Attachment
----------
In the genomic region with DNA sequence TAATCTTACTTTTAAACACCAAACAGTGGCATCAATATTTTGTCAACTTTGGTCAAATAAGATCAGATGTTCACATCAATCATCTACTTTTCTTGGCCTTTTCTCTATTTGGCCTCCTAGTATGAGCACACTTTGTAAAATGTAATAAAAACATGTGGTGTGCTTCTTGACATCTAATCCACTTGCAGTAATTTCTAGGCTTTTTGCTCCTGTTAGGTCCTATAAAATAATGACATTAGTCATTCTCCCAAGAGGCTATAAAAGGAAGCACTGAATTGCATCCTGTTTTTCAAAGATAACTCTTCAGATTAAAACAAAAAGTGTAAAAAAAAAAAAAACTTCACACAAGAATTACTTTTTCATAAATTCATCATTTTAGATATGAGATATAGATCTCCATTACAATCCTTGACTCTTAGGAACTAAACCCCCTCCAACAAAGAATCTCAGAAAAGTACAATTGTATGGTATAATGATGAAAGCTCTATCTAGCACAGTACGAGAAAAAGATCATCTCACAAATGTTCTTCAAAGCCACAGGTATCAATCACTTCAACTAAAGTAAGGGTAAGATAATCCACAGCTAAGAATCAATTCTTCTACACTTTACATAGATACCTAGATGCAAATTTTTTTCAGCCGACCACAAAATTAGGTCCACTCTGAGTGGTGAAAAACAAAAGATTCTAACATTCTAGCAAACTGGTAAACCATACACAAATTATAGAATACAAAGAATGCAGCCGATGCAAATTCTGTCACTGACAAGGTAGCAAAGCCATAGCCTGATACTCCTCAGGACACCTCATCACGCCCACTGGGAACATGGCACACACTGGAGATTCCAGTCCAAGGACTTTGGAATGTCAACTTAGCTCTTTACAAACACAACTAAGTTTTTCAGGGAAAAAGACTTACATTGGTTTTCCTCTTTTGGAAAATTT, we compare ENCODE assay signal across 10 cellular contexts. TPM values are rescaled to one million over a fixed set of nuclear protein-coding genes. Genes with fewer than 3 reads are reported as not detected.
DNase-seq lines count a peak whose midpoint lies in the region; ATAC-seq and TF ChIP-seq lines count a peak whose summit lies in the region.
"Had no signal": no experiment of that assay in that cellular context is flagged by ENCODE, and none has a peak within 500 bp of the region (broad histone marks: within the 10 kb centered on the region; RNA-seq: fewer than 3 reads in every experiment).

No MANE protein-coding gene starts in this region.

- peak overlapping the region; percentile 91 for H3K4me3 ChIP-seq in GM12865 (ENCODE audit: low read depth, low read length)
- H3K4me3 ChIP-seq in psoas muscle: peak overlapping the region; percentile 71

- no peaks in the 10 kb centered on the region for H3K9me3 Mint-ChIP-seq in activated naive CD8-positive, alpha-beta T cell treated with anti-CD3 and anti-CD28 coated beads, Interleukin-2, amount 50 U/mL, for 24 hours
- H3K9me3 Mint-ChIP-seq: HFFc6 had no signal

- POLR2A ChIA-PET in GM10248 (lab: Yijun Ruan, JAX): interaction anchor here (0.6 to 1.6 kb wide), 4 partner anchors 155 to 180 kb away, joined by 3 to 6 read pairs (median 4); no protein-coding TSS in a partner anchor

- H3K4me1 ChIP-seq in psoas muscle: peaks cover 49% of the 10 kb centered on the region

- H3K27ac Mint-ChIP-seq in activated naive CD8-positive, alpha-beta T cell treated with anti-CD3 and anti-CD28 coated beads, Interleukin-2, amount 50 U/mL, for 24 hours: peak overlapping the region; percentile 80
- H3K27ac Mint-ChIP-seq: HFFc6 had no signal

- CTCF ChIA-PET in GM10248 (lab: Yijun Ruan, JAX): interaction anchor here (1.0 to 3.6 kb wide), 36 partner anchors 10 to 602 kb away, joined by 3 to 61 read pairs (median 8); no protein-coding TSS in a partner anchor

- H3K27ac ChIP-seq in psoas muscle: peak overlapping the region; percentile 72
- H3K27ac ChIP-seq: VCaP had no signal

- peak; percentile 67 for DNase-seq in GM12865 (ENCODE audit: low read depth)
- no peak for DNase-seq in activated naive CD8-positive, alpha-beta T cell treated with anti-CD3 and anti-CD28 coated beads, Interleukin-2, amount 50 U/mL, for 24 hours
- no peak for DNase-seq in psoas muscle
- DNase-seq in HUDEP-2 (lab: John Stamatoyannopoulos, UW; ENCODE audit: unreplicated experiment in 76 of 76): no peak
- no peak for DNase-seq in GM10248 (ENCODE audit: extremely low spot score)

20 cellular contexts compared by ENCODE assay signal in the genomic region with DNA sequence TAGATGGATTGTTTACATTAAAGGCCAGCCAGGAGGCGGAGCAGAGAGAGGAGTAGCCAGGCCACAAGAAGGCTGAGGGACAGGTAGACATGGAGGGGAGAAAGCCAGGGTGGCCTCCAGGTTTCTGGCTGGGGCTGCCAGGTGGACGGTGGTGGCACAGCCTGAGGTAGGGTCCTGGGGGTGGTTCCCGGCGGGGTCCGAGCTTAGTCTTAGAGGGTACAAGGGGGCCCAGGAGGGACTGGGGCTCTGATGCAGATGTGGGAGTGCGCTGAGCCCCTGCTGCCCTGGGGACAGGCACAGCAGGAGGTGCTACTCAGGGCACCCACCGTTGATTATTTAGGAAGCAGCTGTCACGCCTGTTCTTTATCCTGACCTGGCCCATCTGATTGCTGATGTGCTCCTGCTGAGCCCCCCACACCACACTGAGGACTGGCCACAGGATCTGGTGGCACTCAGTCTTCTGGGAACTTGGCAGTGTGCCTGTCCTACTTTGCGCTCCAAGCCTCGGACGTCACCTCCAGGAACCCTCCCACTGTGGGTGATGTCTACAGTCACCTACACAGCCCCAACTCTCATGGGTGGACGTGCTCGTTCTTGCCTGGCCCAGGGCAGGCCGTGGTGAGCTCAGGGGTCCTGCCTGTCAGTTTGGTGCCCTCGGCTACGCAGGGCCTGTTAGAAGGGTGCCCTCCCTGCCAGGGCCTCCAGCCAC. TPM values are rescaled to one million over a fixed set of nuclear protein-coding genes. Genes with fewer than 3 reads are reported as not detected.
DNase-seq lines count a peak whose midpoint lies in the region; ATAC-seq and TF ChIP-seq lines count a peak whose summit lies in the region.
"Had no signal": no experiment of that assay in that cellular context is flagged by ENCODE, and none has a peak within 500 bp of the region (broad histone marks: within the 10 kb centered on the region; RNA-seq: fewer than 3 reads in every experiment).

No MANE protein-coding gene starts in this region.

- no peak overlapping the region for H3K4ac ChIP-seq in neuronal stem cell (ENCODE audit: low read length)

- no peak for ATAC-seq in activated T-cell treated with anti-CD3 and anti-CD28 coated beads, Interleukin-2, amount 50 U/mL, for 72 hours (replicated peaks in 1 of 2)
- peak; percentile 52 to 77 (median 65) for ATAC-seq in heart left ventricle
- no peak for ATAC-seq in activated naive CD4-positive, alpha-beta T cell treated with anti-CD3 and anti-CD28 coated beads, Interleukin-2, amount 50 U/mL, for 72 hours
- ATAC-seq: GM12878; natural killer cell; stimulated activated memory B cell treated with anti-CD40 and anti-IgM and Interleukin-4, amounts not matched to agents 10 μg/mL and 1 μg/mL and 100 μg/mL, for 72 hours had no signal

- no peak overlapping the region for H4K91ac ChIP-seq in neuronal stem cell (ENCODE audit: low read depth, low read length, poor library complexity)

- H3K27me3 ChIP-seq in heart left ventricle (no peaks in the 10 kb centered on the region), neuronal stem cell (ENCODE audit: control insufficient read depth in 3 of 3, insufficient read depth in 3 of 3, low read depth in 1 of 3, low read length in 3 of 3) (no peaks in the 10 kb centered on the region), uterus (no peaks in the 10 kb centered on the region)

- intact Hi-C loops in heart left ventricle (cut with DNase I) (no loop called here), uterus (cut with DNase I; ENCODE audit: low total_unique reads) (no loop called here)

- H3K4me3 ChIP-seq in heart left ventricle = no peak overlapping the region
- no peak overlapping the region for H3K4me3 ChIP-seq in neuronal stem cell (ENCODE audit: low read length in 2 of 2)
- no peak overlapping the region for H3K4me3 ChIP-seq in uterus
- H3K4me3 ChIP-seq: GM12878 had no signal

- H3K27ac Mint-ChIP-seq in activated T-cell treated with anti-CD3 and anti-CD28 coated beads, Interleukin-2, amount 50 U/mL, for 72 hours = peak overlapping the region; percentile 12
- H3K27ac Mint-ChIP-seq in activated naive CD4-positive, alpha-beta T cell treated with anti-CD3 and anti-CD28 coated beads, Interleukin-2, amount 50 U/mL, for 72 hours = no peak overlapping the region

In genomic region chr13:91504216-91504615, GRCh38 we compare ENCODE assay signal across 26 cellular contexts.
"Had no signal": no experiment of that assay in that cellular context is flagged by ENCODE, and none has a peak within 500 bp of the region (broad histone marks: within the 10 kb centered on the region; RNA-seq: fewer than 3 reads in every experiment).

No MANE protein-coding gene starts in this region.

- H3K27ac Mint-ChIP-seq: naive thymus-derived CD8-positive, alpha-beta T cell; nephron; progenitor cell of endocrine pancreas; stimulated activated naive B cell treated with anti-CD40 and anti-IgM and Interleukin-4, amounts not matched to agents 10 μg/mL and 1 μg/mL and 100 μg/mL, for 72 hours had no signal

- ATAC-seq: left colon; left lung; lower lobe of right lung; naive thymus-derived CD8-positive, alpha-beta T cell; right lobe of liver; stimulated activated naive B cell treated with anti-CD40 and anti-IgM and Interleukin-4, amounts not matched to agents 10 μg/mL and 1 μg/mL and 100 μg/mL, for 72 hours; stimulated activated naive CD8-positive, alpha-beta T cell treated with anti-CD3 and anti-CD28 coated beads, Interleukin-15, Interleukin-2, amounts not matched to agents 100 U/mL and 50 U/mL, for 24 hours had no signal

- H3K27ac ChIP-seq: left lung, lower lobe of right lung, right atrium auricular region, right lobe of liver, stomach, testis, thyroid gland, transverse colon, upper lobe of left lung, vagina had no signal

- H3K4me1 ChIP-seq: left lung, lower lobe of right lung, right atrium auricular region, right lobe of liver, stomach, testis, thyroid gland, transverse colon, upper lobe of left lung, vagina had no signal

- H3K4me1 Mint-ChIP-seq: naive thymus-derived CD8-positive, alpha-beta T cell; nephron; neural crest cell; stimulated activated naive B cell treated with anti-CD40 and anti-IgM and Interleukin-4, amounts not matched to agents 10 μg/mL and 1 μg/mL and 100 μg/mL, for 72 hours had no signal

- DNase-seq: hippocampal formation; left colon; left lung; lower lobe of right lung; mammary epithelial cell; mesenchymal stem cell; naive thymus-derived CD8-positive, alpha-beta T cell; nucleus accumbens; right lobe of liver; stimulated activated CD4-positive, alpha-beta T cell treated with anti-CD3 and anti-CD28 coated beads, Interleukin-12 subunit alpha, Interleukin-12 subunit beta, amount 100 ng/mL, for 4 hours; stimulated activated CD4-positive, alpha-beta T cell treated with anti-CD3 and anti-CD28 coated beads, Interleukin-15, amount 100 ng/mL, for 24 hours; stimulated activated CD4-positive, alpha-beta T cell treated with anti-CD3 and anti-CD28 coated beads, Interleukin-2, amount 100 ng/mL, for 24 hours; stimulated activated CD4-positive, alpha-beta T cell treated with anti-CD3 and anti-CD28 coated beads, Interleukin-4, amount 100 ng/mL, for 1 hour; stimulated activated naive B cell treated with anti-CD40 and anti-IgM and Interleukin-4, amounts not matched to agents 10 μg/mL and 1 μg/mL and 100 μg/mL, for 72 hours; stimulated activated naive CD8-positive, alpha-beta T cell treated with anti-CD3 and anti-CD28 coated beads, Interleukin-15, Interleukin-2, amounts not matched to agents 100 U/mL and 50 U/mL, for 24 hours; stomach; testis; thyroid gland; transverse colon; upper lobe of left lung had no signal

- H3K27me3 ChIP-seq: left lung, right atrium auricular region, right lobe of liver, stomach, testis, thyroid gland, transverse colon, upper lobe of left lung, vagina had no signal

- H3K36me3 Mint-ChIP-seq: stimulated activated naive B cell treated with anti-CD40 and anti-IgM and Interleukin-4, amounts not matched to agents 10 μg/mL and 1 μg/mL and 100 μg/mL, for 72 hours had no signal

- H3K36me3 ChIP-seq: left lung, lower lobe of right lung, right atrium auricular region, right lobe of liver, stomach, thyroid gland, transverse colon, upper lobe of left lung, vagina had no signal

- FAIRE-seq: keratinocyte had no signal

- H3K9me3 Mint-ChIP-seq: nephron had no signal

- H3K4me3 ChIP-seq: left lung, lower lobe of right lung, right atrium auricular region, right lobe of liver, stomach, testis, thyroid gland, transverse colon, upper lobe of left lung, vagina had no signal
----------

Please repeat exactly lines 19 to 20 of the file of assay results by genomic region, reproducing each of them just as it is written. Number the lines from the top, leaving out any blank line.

- DNase-seq in HUDEP-2 (lab: John Stamatoyannopoulos, UW; ENCODE audit: unreplicated experiment in 76 of 76): no peak
- no peak for DNase-seq in GM10248 (ENCODE audit: extremely low spot score)